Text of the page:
Anxiety and the Outdoors
How my anxiety decreased working as an outdoor guide.
Anxiety was one of my earliest diagnosis back when I was 17. It hung around for a few years but between the ages of 21 to 25, it barely effected me at all. This is how that happened.
For me anxiety in essence is the fear of the unknown. If I'm going some place I've been before and I know where the toilets are, who I'm going to see and I can leave if I need to, it doesn't bother me as much. If I am going somewhere new where I don't know any of these things, its a bit more of a big deal. Studying and working in the outdoors industry involved a lot of unknowns but essentially through exposure, my anxiety almost disappeared.
When I was 20 I enrolled to start studying outdoor recreation and ecotourism. The course involved a lot of outdoor activities including hiking, paddling, climbing and abseiling and of course all the rescue and safety stuff involved in these activities. A year and a half later and I was working in the industry as a guide. The thing you learn quickly about the outdoors is there is a lot of unknowns. There are things you can control such as what you pack and what equipment you might use but a whole lot of other things you just might not know. What's going to happen to the weather, how safe is the planned campsite? are there going to be snakes? is the track clear and maintained or overgrown and filled with bushes.
All these issues come from any kind of activity in the outdoors but when I began working as a guide on school camps, in addition to these unknowns came the unknowns of working with a group of young people. Anything can happen, from injuries, evacuations, to group tensions, fears and difficult young people who don't want to be there. As a guide I was responsible for not only the physical well-being but also the mental and emotional well-being of my groups. There is a lot of responsibility and a lot of unknowns that typically would increase anxiety and camps rarely go completely according to plan. When you factor in all the variables including weather and ability of the group certain things have to be adjusted or completely rewritten. For anxiety this is essentially a living nightmare. No absolutes and a whole lot of uncertainty.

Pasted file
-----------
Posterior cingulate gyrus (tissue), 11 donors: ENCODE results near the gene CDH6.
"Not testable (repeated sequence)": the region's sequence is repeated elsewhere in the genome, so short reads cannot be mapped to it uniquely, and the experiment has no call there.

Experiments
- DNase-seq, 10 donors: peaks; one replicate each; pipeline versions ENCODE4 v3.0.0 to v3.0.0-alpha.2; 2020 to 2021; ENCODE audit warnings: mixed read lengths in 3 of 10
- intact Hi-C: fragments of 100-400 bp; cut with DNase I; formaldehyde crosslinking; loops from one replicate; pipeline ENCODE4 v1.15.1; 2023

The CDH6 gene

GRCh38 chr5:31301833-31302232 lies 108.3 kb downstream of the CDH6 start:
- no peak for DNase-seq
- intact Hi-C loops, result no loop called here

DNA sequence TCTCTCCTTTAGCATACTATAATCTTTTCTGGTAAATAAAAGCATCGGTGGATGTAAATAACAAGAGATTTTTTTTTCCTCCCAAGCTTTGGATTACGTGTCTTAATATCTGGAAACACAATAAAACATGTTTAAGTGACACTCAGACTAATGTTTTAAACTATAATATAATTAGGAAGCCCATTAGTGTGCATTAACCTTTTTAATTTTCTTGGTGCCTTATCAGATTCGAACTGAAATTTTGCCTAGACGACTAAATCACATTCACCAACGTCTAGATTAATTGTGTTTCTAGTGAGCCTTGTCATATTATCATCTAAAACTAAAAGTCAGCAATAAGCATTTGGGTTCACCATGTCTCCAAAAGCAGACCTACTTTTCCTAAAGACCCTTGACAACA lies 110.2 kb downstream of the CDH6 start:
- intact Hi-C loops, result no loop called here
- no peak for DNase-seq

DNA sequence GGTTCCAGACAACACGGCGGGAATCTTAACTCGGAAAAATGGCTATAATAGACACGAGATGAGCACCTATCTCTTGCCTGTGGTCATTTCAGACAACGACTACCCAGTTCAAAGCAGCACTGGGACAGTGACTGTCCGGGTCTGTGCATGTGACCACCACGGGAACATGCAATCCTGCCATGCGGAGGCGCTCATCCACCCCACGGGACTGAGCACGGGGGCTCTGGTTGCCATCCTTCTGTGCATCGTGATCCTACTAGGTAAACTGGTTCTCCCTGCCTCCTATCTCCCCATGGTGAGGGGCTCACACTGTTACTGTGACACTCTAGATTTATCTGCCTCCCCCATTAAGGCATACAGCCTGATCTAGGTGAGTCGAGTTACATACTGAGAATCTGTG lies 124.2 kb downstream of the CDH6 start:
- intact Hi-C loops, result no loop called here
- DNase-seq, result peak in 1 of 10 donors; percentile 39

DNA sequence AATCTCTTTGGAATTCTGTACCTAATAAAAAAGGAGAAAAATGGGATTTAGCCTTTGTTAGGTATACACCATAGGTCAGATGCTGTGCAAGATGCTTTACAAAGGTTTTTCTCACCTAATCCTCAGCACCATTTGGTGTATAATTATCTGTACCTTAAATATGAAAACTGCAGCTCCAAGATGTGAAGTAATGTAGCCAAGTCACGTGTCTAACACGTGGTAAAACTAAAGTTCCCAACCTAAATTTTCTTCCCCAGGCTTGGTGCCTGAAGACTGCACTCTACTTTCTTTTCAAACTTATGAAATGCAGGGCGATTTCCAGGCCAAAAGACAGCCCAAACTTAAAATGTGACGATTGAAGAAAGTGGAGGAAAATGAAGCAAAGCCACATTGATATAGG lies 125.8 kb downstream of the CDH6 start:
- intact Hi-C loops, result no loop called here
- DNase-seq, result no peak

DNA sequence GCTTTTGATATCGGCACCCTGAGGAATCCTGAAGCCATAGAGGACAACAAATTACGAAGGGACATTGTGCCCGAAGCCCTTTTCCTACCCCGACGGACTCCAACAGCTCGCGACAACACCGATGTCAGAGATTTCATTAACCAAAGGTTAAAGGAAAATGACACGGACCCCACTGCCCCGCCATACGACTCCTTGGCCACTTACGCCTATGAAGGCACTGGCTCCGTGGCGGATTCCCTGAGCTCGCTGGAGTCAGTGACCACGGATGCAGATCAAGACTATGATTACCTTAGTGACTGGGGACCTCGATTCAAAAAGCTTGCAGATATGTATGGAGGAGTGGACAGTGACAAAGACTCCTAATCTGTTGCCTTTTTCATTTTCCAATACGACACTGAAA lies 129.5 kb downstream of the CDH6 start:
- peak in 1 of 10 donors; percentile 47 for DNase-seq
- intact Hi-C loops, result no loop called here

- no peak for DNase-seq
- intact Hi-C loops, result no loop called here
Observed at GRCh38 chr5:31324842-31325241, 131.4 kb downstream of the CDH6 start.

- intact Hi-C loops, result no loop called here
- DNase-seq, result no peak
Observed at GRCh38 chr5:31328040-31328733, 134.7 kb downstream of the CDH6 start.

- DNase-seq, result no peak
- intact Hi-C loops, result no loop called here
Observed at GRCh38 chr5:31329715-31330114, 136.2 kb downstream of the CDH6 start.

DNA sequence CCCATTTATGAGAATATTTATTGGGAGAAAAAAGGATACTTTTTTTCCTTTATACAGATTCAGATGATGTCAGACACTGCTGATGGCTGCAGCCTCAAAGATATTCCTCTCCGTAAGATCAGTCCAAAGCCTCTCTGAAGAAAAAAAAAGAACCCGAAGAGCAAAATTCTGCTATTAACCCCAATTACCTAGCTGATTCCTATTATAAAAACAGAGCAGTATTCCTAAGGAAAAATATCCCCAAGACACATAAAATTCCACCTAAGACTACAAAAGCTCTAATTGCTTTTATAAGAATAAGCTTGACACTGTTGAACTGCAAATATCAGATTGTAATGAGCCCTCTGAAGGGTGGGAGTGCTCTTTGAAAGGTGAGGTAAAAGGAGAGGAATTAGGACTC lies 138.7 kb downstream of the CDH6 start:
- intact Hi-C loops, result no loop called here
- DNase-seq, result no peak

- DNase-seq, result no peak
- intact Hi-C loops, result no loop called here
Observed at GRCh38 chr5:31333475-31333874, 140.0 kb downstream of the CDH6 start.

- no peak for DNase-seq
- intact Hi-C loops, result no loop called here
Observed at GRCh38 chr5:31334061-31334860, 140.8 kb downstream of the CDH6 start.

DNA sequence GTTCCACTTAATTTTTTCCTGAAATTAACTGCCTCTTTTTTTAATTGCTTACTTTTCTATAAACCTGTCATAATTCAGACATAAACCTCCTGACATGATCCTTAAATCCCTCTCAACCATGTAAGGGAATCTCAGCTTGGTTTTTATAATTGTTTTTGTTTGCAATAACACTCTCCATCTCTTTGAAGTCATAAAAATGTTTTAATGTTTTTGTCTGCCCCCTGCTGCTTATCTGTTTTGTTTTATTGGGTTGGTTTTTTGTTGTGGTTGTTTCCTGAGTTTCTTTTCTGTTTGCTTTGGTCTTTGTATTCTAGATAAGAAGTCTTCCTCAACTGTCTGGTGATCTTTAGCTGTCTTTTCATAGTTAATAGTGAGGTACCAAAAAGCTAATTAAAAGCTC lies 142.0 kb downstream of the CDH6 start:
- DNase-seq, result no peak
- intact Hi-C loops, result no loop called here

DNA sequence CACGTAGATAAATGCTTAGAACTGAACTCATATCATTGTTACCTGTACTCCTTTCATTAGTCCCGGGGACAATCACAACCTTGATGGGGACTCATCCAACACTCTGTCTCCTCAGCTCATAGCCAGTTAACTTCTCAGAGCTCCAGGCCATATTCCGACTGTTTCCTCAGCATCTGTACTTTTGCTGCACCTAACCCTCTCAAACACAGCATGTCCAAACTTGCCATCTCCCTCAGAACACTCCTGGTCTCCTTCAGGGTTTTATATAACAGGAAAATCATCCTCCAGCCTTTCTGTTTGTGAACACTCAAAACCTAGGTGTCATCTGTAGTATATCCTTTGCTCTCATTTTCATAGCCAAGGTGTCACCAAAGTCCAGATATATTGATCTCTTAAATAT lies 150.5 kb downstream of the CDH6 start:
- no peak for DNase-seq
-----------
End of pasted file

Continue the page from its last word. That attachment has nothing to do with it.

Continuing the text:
Despite the stresses and complexities that came along with this industry, through pure exposure, my anxiety disappeared for a few years. Many times I would rock up to a camp with no idea what I would be doing for the next week and then having programs be adjusted on the fly, all whilst keeping students and teachers at least relatively happy. I worked through entire camp evacuations due to weather, injuries, sick students, scheduling changes, logistical issues and more. The one thing that this taught me about myself however, is that I am capable.
At the beginning of my time working in the industry, I would often scrutinize my programs and maps, plan activities to do and run through scenarios in my head. By the time I started to leave the industry I didn't stress about any of these things anymore because time and time again things hadn't gone according to plan and I'd survived. I'd more than survived, I'd successfully guided groups through multi-day adventurous journeys, I'd handled emotional breakdown of students, I'd dealt with a wide range of ages, abilities and personalities and I'd had some of the most memorable times of my life.
So through all the hard work and stress and difficulties that were involved I discovered that I had no issue rocking up to absolutely whatever. I knew wherever I was going, what ever I was going to be doing, I'd be able to roll with the punches and survive. The outdoors taught me a lot but I will forever be grateful for its role in decreasing my anxiety and teaching me my strengths.